Timber industry big wheel Ross Hampton is in Eden this week.
Ross is the CEO of the Australian Forest Products Association (AFPA), the peak industry ‘voice’ for the timber industry.
Why is he in Eden?
AFPA is targeting marginal seats in an effort to change the political debate about the timber industry.
You could compare it to what the mining industry did a little while back while lobbying against the mining tax. The difference is the timber industry doesn't have millions for a TV ad campaign, so unlike the cashed-up miners, this campaign is back to grass roots, it’s rubber on the road and face-to-face lobbying.
“We want the government to understand the vital place forestry, the timber industry and its supply chain, has in Australia, especially in regional Australia,” Mr Hampton told The Magnet this morning, onsite at the South East Fibre Exports (SEFE) chip mill.
“We want to work with them to meet the challenge of a sustainable timber industry in 30 years. Australia have this vision for agriculture, why not for the forest industry?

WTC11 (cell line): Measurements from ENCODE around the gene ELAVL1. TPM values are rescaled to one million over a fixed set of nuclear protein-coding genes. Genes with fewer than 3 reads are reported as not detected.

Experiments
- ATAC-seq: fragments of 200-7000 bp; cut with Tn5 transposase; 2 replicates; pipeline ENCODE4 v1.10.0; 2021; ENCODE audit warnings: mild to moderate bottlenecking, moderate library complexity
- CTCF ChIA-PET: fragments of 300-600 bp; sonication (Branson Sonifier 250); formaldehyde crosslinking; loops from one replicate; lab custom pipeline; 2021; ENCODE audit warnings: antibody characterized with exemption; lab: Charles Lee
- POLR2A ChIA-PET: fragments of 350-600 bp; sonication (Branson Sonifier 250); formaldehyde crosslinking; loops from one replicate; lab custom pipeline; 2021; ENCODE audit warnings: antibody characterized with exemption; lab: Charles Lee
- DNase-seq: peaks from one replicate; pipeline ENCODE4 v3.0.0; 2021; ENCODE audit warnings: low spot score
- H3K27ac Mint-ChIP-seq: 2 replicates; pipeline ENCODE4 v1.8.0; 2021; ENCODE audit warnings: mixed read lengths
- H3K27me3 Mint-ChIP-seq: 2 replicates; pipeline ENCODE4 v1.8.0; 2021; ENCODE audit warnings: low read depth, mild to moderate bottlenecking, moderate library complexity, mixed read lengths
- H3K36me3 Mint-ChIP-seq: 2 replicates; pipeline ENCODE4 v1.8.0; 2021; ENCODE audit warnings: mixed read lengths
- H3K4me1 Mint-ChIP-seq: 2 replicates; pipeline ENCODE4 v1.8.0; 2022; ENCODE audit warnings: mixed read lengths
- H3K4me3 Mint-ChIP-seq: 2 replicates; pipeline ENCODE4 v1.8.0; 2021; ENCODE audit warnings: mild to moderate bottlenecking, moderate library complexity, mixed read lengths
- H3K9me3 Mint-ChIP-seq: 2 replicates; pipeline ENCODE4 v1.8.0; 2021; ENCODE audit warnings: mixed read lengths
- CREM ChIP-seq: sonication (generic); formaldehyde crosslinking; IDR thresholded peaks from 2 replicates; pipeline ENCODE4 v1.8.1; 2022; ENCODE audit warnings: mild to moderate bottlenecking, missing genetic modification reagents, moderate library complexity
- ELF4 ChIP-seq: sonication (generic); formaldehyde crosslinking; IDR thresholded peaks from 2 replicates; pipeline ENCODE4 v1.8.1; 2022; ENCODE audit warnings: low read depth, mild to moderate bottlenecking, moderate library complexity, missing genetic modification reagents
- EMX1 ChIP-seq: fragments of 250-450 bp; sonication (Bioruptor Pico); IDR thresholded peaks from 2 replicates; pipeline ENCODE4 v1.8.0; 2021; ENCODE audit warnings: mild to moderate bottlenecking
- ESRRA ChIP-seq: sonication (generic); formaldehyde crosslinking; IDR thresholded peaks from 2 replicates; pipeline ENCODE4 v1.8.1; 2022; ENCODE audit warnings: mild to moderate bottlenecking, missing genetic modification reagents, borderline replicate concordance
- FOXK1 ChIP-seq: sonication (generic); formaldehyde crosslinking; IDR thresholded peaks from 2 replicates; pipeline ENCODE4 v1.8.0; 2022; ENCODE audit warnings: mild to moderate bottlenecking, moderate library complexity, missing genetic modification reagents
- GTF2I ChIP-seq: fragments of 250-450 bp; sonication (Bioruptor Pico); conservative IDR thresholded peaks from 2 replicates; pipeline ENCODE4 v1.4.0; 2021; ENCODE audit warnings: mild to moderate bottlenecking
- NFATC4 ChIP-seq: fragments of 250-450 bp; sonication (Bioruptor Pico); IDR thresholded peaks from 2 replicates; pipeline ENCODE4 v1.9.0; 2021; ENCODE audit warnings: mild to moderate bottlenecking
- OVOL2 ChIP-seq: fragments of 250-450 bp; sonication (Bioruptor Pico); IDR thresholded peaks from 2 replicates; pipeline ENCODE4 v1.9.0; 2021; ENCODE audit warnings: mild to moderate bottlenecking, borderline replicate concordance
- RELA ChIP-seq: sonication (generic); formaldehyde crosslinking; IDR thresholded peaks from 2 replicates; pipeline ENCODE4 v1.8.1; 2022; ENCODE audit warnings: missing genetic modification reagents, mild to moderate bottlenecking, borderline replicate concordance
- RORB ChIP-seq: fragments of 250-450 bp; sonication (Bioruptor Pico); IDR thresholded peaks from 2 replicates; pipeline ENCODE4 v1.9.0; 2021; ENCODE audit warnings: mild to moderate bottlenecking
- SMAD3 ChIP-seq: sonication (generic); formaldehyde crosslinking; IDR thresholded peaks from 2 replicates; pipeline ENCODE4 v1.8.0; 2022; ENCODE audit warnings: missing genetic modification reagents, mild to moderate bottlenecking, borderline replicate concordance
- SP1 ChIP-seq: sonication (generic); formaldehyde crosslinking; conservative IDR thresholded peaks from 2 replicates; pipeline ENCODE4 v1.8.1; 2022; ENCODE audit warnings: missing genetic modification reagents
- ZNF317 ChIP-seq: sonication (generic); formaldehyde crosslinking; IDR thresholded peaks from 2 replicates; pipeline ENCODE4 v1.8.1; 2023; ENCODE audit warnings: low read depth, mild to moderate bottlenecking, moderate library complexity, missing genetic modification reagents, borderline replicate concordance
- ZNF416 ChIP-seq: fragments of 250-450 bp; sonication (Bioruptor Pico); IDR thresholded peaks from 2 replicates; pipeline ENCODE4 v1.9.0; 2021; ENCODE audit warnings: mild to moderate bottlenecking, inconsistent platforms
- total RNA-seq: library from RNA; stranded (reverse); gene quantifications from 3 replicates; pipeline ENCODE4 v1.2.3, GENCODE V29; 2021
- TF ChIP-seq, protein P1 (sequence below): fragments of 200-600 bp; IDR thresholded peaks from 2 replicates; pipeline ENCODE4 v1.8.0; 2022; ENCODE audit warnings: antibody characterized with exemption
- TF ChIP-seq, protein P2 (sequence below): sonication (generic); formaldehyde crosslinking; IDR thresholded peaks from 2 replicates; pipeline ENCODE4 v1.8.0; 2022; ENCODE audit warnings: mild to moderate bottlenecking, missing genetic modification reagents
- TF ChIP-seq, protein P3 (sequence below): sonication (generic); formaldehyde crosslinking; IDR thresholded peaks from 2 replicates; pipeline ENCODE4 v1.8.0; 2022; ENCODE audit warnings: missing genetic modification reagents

“There are 280 million homes being built to our north. That’s $17 trillion in business. In a carbon-constrained global economy the value of timber will attract a premium. Nothing else, no other building product, is as sustainable. France achieves 14 per cent of its Kyoto target through timber. It’s not an issue in Europe and shouldn’t be in Australia,” he said.
While Mr Hampton got behind the wheel of a timber hauling B-double in Eden, conservationists were taking the battle direct to Macquarie Street, Bega and Bellingen.
They were protesting at a NSW government proposal to change regulations to allow native forest biomass to be burned to generate electricity.
The NSW government announced last month that it wanted to amend the Protection of the Environment Operations (General) Regulation 2009 to allow “invasive native scrub and logging debris from approved forestry operations on state forest or private land … [to] be burnt to generate electricity”.
Environment groups across the state are concerned the change will lead to wholesale destruction of native forests and woodlands to feed the electricity generators. Protests are being held from noon today in Bega, Sydney and Bellingen.
See next week’s Magnet for more on Mr Hampton’s visit to Eden.